representatives
 Labour Party (Arbeiderpartiet)19
 Conservative Party (Høyre)1
 Christian Democratic Party (Kristelig Folkeparti)4
 Centre Party (Senterpartiet)3
 Socialist People's Party (Sosialistisk Folkeparti)2
 Liberal Party (Venstre)6
Total number of members:35
Vennesla Herredsstyre 1960–1963 [22]  
Party Name (in Norwegian) Number of
representatives
 Labour Party (Arbeiderpartiet)13
 Communist Party (Kommunistiske Parti)1
 Christian Democratic Party (Kristelig Folkeparti)3
 Centre Party (Senterpartiet)1
 Liberal Party (Venstre)5
Total number of members:23
Vennesla Herredsstyre 1956–1959 [23]  
Party Name (in Norwegian) Number of
representatives
 Labour Party (Arbeiderpartiet)13
 Communist Party (Kommunistiske Parti)2
 Christian Democratic Party (Kristelig Folkeparti)3
 Farmers' Party (Bondepartiet)1
 Liberal Party (Venstre)4
Total number of members:23
Vennesla Herredsstyre 1952–1955 [24]  
Party Name (in Norwegian) Number of
representatives
 Labour Party (Arbeiderpartiet)12
 Communist Party (Kommunistiske Parti)2
 Christian Democratic Party (Kristelig Folkeparti)2
 Liberal Party (Venstre)4
Total number of members:20
Vennesla Herredsstyre 1948–1951 [25]  
Party Name (in Norwegian) Number of
representatives
 Labour Party (Arbeiderpartiet)9
 Communist Party (Kommunistiske Parti)2
 Joint list of the Liberal Party (Venstre) and
the Radical People's Party (Radikale Folkepartiet)
5
Total number of members:16
Vennesla Herredsstyre 1945–1947 [26]  
Party Name (in Norwegian) Number of
representatives
 Labour Party (Arbeiderpartiet)9
 Communist Party (Kommunistiske Parti)2
 Joint list of the Liberal Party (Venstre) and
the Radical People's Party (Radikale Folkepartiet)
5
Total number of members:16
Vennesla Herredsstyre 1938–1941* [27]  
Party Name (in Norwegian) Number of
representatives
 Labour Party (Arbeiderpartiet)11
 Liberal Party (Venstre)5
Total number of members:16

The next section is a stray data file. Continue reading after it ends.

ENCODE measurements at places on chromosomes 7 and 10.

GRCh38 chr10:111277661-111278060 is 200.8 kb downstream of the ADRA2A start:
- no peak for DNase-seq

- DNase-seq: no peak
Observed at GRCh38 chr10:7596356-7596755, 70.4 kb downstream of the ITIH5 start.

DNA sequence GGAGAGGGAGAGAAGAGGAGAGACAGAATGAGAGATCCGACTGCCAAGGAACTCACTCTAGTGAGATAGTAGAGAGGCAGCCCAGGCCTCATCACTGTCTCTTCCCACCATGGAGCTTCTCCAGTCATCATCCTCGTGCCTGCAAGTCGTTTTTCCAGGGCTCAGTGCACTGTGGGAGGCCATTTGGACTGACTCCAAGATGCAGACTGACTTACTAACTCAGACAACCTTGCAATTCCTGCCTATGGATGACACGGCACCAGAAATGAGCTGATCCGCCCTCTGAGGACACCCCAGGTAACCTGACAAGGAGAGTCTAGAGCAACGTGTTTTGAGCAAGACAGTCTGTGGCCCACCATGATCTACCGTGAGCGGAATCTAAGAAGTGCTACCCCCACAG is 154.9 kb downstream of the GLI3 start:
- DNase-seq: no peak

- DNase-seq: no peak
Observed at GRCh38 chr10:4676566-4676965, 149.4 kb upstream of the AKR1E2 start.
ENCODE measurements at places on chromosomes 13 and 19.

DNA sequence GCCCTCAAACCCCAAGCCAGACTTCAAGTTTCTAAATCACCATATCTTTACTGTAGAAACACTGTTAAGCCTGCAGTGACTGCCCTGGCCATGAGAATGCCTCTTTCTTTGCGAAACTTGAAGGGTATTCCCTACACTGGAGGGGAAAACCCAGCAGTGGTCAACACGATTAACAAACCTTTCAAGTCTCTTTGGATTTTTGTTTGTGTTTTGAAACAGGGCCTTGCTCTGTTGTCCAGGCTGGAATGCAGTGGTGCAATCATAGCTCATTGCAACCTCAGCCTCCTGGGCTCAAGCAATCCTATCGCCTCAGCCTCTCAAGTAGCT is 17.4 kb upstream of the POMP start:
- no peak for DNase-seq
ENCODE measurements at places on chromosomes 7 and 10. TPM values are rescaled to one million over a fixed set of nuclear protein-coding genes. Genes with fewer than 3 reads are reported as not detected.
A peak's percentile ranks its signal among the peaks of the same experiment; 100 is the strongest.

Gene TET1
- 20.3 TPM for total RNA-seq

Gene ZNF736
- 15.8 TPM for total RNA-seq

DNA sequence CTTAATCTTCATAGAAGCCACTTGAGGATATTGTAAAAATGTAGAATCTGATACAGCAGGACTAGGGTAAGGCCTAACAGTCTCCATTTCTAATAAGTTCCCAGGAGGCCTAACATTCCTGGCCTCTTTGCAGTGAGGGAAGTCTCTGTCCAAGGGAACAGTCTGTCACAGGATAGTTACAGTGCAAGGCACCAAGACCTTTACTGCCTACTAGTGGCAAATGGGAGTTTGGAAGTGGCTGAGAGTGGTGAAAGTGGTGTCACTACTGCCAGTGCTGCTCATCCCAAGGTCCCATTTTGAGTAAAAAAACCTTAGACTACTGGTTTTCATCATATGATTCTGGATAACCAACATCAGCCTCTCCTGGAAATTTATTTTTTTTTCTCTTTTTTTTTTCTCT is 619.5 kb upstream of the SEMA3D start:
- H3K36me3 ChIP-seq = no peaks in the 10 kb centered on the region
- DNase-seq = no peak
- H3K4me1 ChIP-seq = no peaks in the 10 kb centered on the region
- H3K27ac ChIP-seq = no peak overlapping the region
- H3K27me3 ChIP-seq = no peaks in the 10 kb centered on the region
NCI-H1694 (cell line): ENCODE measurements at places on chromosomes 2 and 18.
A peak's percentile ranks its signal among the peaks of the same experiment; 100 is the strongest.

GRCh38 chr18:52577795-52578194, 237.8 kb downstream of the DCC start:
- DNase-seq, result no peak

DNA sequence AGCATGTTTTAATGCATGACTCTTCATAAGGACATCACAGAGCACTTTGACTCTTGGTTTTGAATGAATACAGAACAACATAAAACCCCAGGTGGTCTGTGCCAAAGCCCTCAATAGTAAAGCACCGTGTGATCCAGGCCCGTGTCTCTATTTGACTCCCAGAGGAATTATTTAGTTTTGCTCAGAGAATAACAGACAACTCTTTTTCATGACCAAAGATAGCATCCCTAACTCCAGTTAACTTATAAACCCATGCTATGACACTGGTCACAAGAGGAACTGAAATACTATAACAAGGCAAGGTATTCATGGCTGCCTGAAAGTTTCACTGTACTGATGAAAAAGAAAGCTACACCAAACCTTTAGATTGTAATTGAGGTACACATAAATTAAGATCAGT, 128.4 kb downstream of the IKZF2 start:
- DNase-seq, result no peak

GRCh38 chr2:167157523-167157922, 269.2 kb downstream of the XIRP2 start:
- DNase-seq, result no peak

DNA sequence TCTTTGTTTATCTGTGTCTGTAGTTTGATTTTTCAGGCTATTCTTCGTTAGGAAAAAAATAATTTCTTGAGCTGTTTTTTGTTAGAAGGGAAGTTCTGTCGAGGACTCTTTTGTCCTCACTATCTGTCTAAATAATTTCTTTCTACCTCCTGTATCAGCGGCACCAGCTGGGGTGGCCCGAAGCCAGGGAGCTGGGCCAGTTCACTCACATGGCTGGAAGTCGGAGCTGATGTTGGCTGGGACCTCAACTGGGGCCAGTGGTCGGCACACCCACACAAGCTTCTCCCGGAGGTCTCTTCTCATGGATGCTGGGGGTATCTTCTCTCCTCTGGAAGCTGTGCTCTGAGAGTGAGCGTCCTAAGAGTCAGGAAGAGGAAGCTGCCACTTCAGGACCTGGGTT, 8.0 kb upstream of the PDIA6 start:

Geography[edit]

Vennesla municipality is situated in Agder county, Norway, about 17 kilometres (11 mi) north of the city of Kristiansand. The neighboring municipalities are Evje og Hornnes (to the north), Birkenes and Iveland (to the east), and Kristiansand (to the south and west), and Lindesnes (to the west).

The river Otra runs through the municipality from north to south. Both of the lakes Kilefjorden and Venneslafjorden are located along the river. The river Songdalselva runs through the western part of the municipality.

Climate[edit]

Climate data for Vennesla
Month Jan Feb Mar Apr May Jun Jul Aug Sep Oct Nov Dec Year
Daily mean °C (°F) −2.0
(28.4)
−2.1
(28.2)
0.8
(33.4)
4.5
(40.1)
10.0
(50.0)
14.2
(57.6)
15.7
(60.3)
15.0
(59.0)
11.5
(52.7)
8.0
(46.4)
2.8
(37.0)
−0.4
(31.3)
6.5
(43.7)
Average precipitation mm (inches) 126
(5.0)
82
(3.2)
89
(3.5)
58
(2.3)
85
(3.3)
73
(2.9)
86
(3.4)
115
(4.5)
143
(5.6)
169
(6.7)
160
(6.3)
119
(4.7)
1,305
(51.4)
Source: Norwegian Meteorological Institute[28]

Economy[edit]

Vennesla (mostly the village of Vennesla) has a small industrial base, primarily with Hunsfos Fabrikker AS, a paper mill, as the cornerstone of the community. During recent decades, however, the number of employees has drastically declined from around 1,200 in the 1970s, to 200 in 2005 and 120 in 2007. In 2010 there was only 135 employees at the paper mill. In 2011, Hunsfos Fabrikker AS celebrated 125 years as a paper mill.[29]

Media[edit]

The newspaper Vennesla Tidende has been published in Vennesla since 1989.[30]

Attractions[edit]

Vikeland Hovedgård[edit]

Vikeland Hovedgård

Vikeland Hovedgård is a manor house located along the Otra River in the village of Vennesla. Vigeland Manor was completed in 1847. The building was constructed of wood in both Empire and Swiss style. It was built as part of Vigeland Brug, then one of the largest sawmills in the area. Vigeland Manor was built by Caspar Wild who bought the farm and adjacent sawmill in 1833. In 1894, the farm was sold to John Clarke Hawkshaw whose family retained the manor until around 1960. The current annex was built around 1900. During the 1980s, there was restoration with the main building subsequently used as lodging, corporate, and meeting facilities.[31]

The manor house has been said to be haunted by a ghost known as "the Blue Lady" (den Blå Dama). Mari was a farm worker who fell in love with the owner's son. They were not allowed to marry, so it is said Mari committed suicide in the "blue room", hence the title "the Blue Lady".[32]

Vennesla Church[edit]

Vennesla Church (Vennesla Kirke) serves Vennesla parish in Otredal deanery (Otredal prosti). The church was completed in 1829 and consecrated the following year. The church was built of stone and brick, while the west tower with side buildings are wooden. The church replaced a church from the first half of the 1600s. The tower was made higher in 1886, and the interior was restored in 1925.[citation needed]

Vindbjart Football Club[edit]